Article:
Despite more than half of India’s convict population serving the sentence of life imprisonment, there exists little critical writing or scholarly debate about this punishment. Following the decision by a constitution bench of the Supreme Court in 2015 in Union of India v. V. Sriharan & Ors., and the Criminal Law Amendment Acts of 2013 and 2018, life imprisonment has acquired a new-found texture of harshness which leaves little room for shortening of sentences otherwise provided for in law. This article begins problematising life imprisonment since it is expected that its use will be more rather than less frequent in view of these legal developments. Apart from discussing recent developments in life imprisonment, this article examines life imprisonment in a historical context, surveys the development of prisons in India and maps the mutation of the punishment of transportation into life imprisonment. The article claims that while life imprisonment existed alongside transportation, Indian prisons were not designed to house large numbers of life convicts. The transition from transportation to life imprisonment was unsupported by a robust legislative framework which necessitated a complex but unsatisfactory patchwork of judicial pronouncements and executive orders to overcome legislative lacunae. Such arrangements have made the punishment highly susceptible to arbitrariness. It is apprehended that increased reliance on life imprisonment may only serve to exacerbate existing problems of the criminal justice system, rather than finding sustainable solutions.
The modern form of cryptography has pervaded nearly all levels of everyday technological use. It is used to secure online commercial transactions, ATM transactions, all modern technological devices like mobile phones and laptops, and instant messaging applications like WhatsApp. Though encryption provides a zone of privacy to users, it also presents the challenge of “going dark” before law enforcement agencies. Recently, there has been a growing debate in countries like the United States and India, to regulate the use of encryption so that the law enforcement agencies can have access to the encrypted data. However, the governments have not been able to figure out the modalities to do so. Since encryption is the most potent tool at the disposal of an individual to protect his or her privacy, any government policy which seeks to regulate its use must also take into consideration its potential impact on the privacy of citizens. This paper argues that a greater focus must be laid on adopting stronger encryption standards rather than weakening them. Empirical facts also prove that the binary of ‘privacy versus security’ is fallacious because the gains accrued from using strong cryptography easily outweigh the losses.
The present has begun to be revolutionised with the advent of 3D printing – technologically as well as socially. We are steadily gravitating away from the two-dimensional world of printing to a world of marvel, where 3D printed drugs, food products, hardware and even biological organs are no longer things of mere imagination. However, great innovation is accompanied by equally great regulatory challenges and debate. Printing with biological and non-biological materials results in a spectrum of policy challenges when compared to traditional ink-jet printing. For instance, the ambit of the existing legal framework governing organs and tissues in India is restricted to transplantation from another human being. Further, the legal framework on medical devices and drugs do not contemplate the possibility of additively manufactured devices and drugs. Additionally, 3D printing also throws the conventional province of patent law into disarray since it does not provide any clarity on whether the infringement will be assessed based on the CAD file or the 3D printed product. Likewise, the ease with which these products are manufactured turns the chain of product manufacturing into a complex web consisting of several potential defaulters. This paper strives to highlight some of these regulatory concerns and offers a framework wherein challenges will be translated into solutions, thus, balancing regulation with innovation.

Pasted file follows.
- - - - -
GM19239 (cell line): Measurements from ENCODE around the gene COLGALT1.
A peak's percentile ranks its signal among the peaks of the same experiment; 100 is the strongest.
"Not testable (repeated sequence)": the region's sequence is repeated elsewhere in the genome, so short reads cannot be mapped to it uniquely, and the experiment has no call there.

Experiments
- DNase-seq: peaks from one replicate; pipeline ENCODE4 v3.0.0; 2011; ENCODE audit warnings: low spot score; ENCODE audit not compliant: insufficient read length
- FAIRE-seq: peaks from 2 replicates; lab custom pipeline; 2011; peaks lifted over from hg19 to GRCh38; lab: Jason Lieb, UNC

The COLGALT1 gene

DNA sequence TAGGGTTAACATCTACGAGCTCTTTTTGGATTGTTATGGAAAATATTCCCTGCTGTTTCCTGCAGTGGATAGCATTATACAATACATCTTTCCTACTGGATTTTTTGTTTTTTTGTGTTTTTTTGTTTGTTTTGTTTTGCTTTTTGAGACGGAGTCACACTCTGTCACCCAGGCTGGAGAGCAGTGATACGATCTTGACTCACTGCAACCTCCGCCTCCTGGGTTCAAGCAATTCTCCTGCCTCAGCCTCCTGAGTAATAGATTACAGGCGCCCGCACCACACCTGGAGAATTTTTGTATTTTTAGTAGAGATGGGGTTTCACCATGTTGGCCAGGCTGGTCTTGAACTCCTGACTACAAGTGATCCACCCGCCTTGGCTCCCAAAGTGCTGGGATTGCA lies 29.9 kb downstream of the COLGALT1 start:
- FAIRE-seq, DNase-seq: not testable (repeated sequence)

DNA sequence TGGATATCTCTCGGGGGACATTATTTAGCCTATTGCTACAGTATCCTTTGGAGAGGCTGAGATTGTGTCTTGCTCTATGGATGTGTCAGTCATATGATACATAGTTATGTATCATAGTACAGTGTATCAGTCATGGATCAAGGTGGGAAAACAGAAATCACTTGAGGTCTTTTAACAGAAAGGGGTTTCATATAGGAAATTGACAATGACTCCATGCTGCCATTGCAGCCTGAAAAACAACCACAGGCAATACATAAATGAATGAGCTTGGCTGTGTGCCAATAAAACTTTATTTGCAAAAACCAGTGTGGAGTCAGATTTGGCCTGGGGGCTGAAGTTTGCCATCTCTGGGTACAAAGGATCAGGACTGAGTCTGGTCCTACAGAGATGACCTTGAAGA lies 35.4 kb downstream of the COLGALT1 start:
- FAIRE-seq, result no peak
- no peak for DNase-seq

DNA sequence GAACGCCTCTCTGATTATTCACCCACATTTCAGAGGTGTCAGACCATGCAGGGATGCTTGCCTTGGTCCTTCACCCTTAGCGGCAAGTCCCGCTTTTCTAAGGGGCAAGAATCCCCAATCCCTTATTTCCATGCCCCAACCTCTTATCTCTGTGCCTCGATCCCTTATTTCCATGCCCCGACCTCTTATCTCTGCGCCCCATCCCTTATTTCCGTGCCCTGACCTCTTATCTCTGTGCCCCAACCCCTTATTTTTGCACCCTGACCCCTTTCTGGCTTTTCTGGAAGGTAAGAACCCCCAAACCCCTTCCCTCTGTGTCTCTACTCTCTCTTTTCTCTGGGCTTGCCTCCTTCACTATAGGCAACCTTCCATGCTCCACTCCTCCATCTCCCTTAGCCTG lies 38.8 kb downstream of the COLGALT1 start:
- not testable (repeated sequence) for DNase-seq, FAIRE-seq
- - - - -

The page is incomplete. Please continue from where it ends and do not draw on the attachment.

The NUJS Law Review was uniquely founded as a wholly student-run journal, with the objective of familiarising students with the opportunities and responsibilities associated with the production of cutting-edge legal scholarship. The ethos of academic excellence instituted by Professor M. P. Singh has continually guided the editorial boards’ ventures into new avenues of creation and dissemination of knowledge. The Review has sought to stride forth in expanding the frontiers of how the law is envisaged to operate, and what its immense potential could be, in a rapidly evolving society grappling with complex interdisciplinary questions of power, politics, technology, and the law…
This paper argues that the Supreme Court of India has been sceptical about reservation in promotion since the State began making promotion policies in employment. The reasoning provided by the Court during the period from 1960s leading to the Indra Sawhney decision will reflect that the opinions of judges were premised on ‘what would be’ the effect of reservation in promotion or ‘what ought to be’ the contours of reservation as opposed to what is provided for in the Constitution. Subsequently, with introduction of more explicit amendments in the Constitution regarding promotion, the Supreme Court has only expanded its scope of judicial review. Invoking a rigorous form of judicial review akin to the strict scrutiny principle, the Supreme Court has since, struck down reservation policies for promotion on the ground of non-fulfilment of ‘objective’ prerequisites including proof of backwardness, under-representation of communities in services and administrative efficiencies. These prerequisites were actually and only meant to be for the subjective satisfaction of the State. However, the aggravated level of judicial review on this issue has resulted in the turning of Article 16(4-A) into a hollow promise which merely exists in the text of the Constitution of India.